- Highest sharpening versatility possible, including Deba style thick blades, single bevel edges, pocket knives and, of all things, machetes.
- Spring guided systems that offer optimal control sharpening options.
CAVEATS AND REMINDERS
Of course there are always dangers, challenges and shortcomings to keep in mind. After all, knife sharpening instruments can lead to serious injuries. Also, you may end up damaging some of you finest knives if you end up buying the wrong model or a model that you end up not using properly.
Even most “automatic” electric models require some care and careful dexterity on your part. With that in mind, here are some of the most important caveats:
- A guide will take a lot of the guess work and need for manual precision on your part out of the way; they can also increase the quality of each sharpening experience.
- Remember that most electric knife sharpeners usually generate lots of heat, which can damage, if not ruin, knives. This can be overcome, however, with things like diamond abrasives and newer technologies.
- Always limit the amount of pressure that you impose on the knife when introducing either into an electric or a manual machine; the more pressure you impose, the more likely that you will get cut—it will also affect the severity thereof.
- Remember that there is no such a thing as a perfectly “safe” knife—they can all cut you and, ironically, more seriously after you sharpen them.
- Both manual and electric knife sharpeners involve a learning curve specific to your dexterity, how well you read the instruction, the condition of the machine you will use, and the experience you have (if any) sharpening knives.
BEST PRACTICES AND RECOMMENDATIONS
By all means, put safety first when using any knife sharpening equipment. For example, wear eye protection since metal shavings can fly off and something can always go wrong with the mechanics of the machine.
Be aware that each knife sharpener will require a certain amount of skill from you. Prepare well and do some research (or get some lessons) before you begin sharpening.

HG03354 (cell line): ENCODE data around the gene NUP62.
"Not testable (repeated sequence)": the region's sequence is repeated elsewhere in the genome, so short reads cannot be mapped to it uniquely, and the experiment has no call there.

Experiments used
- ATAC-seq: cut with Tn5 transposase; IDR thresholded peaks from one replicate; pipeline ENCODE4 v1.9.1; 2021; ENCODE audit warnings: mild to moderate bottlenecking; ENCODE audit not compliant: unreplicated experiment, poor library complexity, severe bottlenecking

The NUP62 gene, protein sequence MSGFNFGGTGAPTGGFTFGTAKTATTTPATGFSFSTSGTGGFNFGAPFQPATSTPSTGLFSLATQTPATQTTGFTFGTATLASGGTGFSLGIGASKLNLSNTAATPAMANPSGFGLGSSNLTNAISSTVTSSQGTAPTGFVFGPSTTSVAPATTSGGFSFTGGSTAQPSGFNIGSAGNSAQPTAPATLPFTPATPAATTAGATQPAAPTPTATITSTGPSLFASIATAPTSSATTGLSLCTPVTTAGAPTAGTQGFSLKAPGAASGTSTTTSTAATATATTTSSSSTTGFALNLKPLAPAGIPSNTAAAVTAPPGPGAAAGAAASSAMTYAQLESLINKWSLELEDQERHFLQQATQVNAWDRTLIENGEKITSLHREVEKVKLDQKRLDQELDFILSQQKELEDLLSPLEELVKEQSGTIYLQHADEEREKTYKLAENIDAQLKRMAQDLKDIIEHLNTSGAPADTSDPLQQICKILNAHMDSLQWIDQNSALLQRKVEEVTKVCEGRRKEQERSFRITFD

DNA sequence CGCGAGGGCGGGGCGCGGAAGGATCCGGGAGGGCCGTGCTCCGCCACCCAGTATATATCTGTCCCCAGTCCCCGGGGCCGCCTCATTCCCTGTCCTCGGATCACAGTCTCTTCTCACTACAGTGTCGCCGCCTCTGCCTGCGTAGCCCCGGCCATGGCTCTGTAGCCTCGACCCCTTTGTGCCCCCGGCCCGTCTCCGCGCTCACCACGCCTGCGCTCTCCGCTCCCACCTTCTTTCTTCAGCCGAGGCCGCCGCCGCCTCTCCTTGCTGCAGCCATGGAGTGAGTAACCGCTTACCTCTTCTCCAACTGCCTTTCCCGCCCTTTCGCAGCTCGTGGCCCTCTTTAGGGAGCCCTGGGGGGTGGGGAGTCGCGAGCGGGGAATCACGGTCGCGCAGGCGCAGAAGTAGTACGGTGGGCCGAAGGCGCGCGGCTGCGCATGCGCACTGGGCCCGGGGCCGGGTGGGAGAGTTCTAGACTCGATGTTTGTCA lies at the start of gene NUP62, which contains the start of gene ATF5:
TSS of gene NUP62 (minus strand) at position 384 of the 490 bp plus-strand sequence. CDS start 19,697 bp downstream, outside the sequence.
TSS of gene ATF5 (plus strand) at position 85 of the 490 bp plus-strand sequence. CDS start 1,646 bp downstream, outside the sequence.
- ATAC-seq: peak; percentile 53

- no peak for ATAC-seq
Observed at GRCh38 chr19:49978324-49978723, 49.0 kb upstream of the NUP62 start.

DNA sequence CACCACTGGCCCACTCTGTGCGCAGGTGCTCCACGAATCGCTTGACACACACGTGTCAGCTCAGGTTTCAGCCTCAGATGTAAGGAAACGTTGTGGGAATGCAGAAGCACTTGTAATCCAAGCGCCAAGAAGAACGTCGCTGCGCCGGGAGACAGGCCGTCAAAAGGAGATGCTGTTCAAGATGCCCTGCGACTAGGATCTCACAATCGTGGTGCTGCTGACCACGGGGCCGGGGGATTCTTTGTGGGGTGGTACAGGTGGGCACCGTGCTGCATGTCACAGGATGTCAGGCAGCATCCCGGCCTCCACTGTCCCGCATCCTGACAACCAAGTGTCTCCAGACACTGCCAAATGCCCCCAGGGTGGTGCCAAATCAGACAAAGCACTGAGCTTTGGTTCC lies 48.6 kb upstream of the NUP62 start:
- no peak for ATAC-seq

Unless the knife is very dull or blunt, electric knife cutters can take care of them rather quickly, if the operator knows what he/she is doing and the machine is up to par.
Using manual knife sharpeners (especially sharpening stones) require almost artistic skills; skills that you can only build over time and with lots of practice. Electric knife sharpeners, however, require less skill and can polish, sharpen, steel, resurface, and strop blades.
They don’t yet make a one-size-fits-all knife sharpener. Realise that whatever model, make, or type of sharpener you get may not be suitable for all sharpening needs or situations.
Talk to and get feedback from someone you know that has sharpened knives or is more familiar than you are with the process in order to make a better informed decision.
If you own expensive knives (or other sharp instruments) that you don’t want to see damaged unnecessarily, then you should consider getting a top of the line electric knife sharpener that is virtually automatic; or you can just either pay someone to do the work.
Most knife sharpeners make noise, so be ready for that.
You can’t rush knife sharpening, allocate adequate amounts of time, especially if you don’t have enough experience to move at the same rate as a professional knife sharpener.
Most knife sharpeners are made to accommodate both left and right handed persons.
Be aware that over-sharpening can reduce the life of a sharp instrument.
In general, the average home owner can probably make out rather well by purchasing a basic model electric knife sharpener. There is no question that the electric knife sharpeners made today are much better (both in terms of quality, as well as in capacity) than previous models.
If you are a knife aficionado or collector (meaning that you don’t want to damage any of your valuable possessions, if at all possible) or if you are a chef, restaurant manager or butcher (meaning that you have lots of sharpening to do on a regular basis), then you may need a high quality, multiple function electric knife sharpener.
For both sets of folks the criteria to follow in making a good purchase is the same: basically, you need to know what to look for, what to avoid, and what you can expect from your purchase, assuming you make the right one.